Back >

Road Mind

April 17, 2014

I almost wrote a song the other night. "Whiskey and Bitters" I think it's called. It's a waltz and it was inspired by playing Mark's guitar, a beautiful Taylor. (Mark is our bus driver who is an accomplished country musician as well.) So soft and rich, it's a steel string but almost has the tone of a classical. "Yea, it's a nice one." he said. Anyhow, sometimes you pick up an instrument like that and a song just comes out. The wood and metal and spirit provide a vessel for your feelings, and the chords create a space for the words to flow. It was just a line, maybe the chorus. But it's the start of a song, although I couldn't fill it out much before I got distracted by something. That's a drawback, of the road, that's not so obvious at first. It's a state of constant distraction, and then the most important thing you do in a day is to stay focused on the show for ninety minutes or so. So your attention, your focus can seem precious. But if I was at home, I might have gone to my piano after a while. Sometimes transposing the chords from the guitar to the piano, relearning and re-voicing the song, puts you back in the poetry, and the words can bubble forward again. The piano is special, for me, because the melody can go further from the chords, and I find more sevens and nines there.

The numbers and frequencies - the systems through which people understand the natural phenomenon of music, are like a conceptual counterpoint. Did you ever notice that the third harmonic is the fifth note in the scale? Alas, the fifth harmonic turns up as the third note in the scale. There - there is where the magic starts to happen. And we can ride those odd numbers up into jazz chords, or down into the distortion pedals. It's another can of worms for the Road Mind.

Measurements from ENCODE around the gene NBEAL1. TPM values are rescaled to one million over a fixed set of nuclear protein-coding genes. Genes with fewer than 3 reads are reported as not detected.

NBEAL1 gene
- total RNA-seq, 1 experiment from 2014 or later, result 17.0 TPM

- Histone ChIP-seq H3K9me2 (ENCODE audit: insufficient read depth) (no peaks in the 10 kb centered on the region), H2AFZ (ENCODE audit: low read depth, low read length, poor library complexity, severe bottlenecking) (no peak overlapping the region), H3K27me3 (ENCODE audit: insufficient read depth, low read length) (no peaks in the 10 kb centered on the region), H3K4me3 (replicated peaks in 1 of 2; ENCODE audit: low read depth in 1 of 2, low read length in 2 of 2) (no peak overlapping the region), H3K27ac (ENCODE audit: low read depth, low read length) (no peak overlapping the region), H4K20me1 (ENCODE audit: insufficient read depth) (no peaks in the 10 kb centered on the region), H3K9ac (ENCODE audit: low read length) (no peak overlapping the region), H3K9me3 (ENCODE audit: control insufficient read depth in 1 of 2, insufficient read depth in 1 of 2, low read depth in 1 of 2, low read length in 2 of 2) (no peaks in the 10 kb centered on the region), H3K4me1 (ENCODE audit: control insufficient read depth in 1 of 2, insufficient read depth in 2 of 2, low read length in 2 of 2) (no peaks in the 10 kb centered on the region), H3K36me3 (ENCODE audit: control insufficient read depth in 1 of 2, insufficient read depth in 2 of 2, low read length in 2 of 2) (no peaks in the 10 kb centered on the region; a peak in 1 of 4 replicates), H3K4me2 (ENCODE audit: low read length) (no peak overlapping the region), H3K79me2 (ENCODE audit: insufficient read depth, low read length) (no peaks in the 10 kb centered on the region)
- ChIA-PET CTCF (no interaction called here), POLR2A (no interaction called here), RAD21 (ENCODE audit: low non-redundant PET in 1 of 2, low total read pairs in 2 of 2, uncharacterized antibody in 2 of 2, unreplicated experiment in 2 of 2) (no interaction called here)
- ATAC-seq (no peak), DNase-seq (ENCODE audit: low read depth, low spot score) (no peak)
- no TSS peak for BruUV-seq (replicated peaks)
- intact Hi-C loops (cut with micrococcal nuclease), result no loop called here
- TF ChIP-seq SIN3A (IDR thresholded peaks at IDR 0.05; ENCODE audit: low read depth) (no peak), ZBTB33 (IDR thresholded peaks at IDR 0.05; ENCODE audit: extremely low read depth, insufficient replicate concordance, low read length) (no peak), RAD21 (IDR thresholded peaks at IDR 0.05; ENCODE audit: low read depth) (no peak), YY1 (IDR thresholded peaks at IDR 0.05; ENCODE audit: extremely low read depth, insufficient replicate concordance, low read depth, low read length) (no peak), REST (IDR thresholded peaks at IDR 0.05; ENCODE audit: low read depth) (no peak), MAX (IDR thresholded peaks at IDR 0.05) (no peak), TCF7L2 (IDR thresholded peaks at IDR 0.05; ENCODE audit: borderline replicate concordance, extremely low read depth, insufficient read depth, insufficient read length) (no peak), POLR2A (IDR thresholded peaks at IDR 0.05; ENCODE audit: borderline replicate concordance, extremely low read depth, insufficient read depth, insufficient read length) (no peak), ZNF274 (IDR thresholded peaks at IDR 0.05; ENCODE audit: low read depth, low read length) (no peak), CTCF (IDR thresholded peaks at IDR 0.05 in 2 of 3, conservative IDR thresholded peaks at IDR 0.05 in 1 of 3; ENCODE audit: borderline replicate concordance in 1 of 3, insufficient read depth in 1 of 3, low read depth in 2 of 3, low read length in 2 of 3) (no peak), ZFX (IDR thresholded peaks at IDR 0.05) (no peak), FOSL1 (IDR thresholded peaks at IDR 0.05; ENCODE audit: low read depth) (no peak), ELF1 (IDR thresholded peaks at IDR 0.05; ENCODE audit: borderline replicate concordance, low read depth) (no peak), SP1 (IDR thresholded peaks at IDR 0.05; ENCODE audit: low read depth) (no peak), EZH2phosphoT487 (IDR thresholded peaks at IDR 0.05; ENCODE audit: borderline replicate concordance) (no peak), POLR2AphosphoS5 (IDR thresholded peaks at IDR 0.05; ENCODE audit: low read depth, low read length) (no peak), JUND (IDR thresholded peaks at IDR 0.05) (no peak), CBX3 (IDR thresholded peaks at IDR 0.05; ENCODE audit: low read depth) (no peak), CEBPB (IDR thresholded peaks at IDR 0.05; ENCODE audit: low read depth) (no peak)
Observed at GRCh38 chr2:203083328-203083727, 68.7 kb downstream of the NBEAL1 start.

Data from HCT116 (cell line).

It takes twice as much discipline I guess, to focus the Road Mind. It accounts for the constant exhaustion. I think much of it is not obtaining truly deep sleep. The worst is when you can't sleep, and your thoughts just won't land anywhere. Your stuff, your things are spread around like your thoughts. That's when I like to sit up front with Mark and watch the miles click by. It's a form of meditation, an emptying of mind. All those wandering neurons, running from cares to responsibilities are delayed by the Road Mind - connected to the conduit of the throbbing river of the interstate.

When we get somewhere I'll cram all my stuff in my suitcase and fly home, and then the Road Mind will calm, given a day or two. And I can unpack the stuff, wash what's dirty, and consider what bits might need a more connected meditation. Like "Whiskey and Bitters". Maybe I'll remember what it's about when I play it on my piano, or maybe it'll remain a fragment, a note of a feeling that precedes a song. Like so many of the others, half blank pages in my song book.

The Home Brain can be just as distracting as the road, I guess, what's for dinner? Walk the dog, shop, all those projects in the basement. But out back, when I consider my trees and connect with the earth again I can feel the songs growing, pulled from the soil by the sun like flora in the mind. And when I sit still again, I know all my songs are there.

Minneapolis, MN